Tuesday, July 25, 2017

Working with the Press to Get the Story Right

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Eric Freedman
Eric Freedman

It can be challenging to clearly communicate electric power industry issues to the public because many media professionals are unfamiliar with industry concepts, regulations, and technology. Yet, clear communication by utilities and regulators is essential for informing customers who may have concerns about reliability, safety, and cost. It can also inform public agencies and elected officials, who are engaged in critical decision-making and policymaking that directly affect the economy, the environment, national security, and stock prices.

Journalists also have a professional responsibility to understand the technical aspects of the issues and to provide the public with fair, accurate reporting, even under the pressure of deadlines and shrunken newsrooms.

While there are experienced energy reporters, especially those at trade publications, most journalists cover utility stories only occasionally and may lack the time to cultivate industry expertise and respectful relationships with industry communications professionals. Nevertheless, journalists should ask utilities and regulators as many questions as needed to understand the concepts, technical terms, and issues in their stories.

Before the shale gas boom, Consumers Energy proposed to regulators a plan to build a new $1 billion-plus coal-fired unit at an existing power plant, and the proposal came under heavy fire from anti-coal activists who demanded solar, wind, and energy conservation. A local reporter assigned to cover the controversy spoke frequently with the utility’s communications officer and became familiar with all aspects of the proposal, including projections for customer demand and jobs creation. That process produced what the utility felt was balanced coverage on an issue important to the community.

As Jeffrey Holyfield, former executive director of communications at Consumers Energy, told me, “If you don’t translate the technical and economic data and make them simple for the reporters, they have to do it themselves or go to someone on the other side—and you may not like it.”

Rather than simply providing journalists with press releases and dense documents, utility communicators can put industry jargon into plain English and explain in easy-to-understand terms how customers may be impacted by rate requests, regulatory changes, power plant construction and decommissioning proposals, new legislation, and court orders. Avoid acronyms and terms that make sense to everyone in the business but not to the general public.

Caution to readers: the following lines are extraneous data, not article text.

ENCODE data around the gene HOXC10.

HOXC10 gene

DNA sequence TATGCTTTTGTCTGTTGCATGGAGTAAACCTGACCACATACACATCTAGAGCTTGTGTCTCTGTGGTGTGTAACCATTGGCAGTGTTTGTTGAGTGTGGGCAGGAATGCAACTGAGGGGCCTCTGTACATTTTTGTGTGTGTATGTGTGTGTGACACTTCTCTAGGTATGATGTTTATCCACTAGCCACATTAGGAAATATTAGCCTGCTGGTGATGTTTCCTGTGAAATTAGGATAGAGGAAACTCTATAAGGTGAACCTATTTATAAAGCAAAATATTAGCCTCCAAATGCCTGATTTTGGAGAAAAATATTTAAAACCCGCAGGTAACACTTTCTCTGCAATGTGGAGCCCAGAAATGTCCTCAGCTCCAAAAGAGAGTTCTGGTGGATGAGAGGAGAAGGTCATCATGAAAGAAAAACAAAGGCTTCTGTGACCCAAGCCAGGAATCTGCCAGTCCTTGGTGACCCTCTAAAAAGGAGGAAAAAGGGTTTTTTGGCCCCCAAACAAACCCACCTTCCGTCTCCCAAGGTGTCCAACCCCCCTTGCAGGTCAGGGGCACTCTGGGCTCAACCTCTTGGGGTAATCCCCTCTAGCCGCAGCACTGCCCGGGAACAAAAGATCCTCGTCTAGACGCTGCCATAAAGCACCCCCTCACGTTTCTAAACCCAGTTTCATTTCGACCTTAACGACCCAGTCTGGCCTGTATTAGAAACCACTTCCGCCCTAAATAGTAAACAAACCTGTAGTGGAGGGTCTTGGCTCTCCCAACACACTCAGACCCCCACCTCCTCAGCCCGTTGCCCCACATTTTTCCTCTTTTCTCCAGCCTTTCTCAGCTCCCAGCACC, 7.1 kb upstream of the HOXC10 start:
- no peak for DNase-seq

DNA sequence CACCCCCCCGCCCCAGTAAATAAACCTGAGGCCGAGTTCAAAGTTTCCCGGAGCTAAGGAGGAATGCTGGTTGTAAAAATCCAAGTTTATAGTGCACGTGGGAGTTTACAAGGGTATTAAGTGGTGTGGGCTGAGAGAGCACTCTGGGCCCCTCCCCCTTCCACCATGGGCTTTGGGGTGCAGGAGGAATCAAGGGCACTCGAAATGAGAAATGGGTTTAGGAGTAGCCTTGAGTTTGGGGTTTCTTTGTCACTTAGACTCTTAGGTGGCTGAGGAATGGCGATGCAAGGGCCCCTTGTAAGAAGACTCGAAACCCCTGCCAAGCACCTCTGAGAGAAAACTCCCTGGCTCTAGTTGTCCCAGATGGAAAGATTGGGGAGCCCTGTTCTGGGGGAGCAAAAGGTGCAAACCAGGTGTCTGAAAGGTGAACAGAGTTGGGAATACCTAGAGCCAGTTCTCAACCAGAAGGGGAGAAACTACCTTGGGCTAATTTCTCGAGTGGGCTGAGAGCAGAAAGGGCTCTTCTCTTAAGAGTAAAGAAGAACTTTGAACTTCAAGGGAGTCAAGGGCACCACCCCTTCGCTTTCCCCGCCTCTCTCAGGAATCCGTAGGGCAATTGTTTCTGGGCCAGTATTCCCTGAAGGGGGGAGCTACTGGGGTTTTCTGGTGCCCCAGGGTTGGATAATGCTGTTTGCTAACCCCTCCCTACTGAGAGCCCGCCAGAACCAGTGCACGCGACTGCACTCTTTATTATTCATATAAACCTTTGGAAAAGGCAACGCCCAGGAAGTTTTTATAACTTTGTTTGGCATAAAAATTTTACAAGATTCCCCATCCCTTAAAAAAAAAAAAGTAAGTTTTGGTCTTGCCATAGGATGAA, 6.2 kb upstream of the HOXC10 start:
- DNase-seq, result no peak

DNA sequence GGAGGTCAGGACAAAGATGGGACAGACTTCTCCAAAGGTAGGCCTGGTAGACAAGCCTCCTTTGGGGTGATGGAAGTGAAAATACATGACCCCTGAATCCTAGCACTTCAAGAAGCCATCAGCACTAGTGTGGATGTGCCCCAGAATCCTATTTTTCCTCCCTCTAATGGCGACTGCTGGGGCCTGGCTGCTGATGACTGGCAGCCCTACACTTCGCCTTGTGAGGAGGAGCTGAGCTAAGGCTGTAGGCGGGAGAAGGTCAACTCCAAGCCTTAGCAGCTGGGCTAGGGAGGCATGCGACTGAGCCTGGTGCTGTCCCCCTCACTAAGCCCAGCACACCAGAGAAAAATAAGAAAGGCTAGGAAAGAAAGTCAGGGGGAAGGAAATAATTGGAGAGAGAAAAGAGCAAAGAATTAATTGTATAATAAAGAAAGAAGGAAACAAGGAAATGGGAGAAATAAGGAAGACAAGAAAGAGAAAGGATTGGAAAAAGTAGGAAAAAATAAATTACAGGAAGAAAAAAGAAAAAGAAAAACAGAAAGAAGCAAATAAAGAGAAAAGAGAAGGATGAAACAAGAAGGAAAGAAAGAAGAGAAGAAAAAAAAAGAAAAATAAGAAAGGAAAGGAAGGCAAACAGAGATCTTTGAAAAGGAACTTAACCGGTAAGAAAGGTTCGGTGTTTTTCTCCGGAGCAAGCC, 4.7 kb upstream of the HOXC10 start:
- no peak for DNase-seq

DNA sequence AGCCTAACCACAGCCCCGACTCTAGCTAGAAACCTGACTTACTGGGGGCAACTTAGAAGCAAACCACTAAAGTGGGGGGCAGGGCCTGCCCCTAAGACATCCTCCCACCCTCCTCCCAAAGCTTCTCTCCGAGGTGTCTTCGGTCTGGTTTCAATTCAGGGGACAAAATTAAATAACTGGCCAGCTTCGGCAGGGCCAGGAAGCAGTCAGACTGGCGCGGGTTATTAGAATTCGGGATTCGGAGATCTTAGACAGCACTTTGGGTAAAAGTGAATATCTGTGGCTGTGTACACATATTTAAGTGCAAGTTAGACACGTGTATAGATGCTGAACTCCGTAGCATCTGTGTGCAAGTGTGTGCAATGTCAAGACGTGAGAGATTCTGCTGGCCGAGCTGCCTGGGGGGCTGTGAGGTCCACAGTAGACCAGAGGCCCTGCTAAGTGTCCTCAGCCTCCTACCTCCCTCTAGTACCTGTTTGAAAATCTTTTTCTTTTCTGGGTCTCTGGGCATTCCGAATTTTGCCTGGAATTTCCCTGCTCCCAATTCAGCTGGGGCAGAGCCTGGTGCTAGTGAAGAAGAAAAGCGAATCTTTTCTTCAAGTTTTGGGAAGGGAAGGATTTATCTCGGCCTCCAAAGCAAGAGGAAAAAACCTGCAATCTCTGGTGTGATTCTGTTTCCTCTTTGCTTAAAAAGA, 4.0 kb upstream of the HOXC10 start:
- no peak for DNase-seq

What’s a State Reliability Mechanism (SRM)? Or financial securitization? Or a power purchase agreement (PPA)? Or avoided cost? Will the confused, on-deadline journalist parrot the jargon, explain it incorrectly, or even omit an important point from the story? Instead of assuming that a reporter understands the concept of “stranded costs,” a utility media professional might explain it as a utility’s infrastructure investments that may become unnecessary if market or regulatory conditions change substantially.

The press frequently reports on regulatory decisions about rate increases. Rather than announcing only gross figures—a $122 million rate hike, for example—utilities and regulators should explain how those changes affect the average residential ratepayer’s bills. Will they go up or down, and by how much each month? The reasons for the rate changes should be clear and explicit as well.

Utility and regulatory communicators also need to pay closer attention to journalists’ well-intentioned efforts to ensure balanced coverage. These include interviewing sources on opposing sides along with experts unaffiliated with either side—and providing all perspectives with approximately equal space or air time. In some cases, reporters may give too much credence to positions that are unsubstantiated by data, reports, and other evidence. Utilities should provide the media with well-documented evidence to support their positions and buttress their credibility. This could take the form of reports with highlighted key passages, jargon-free executive summaries, or bullet points.

Utility communicators can point reporters to a lack of evidence supporting the other side’s arguments—and even suggest that reporters ask the other side for evidence.

Reporters can enhance the credibility of their stories by interviewing independent experts, such as those at research organizations and university professors who study the industry, energy economics, environmental policy, and related topics. Their views and analysis can add perspective to the news coverage.

In an era of 24/7 news, utilities should be prepared to respond to press inquiries as quickly as possible. In other words, make it easy for journalists to get the story right.

Getting the story right not only provides the public with a clear picture of utility operations, rates, and regulatory processes. It can also help build public confidence in the electric power industry.

Artwork by MCKIBILLO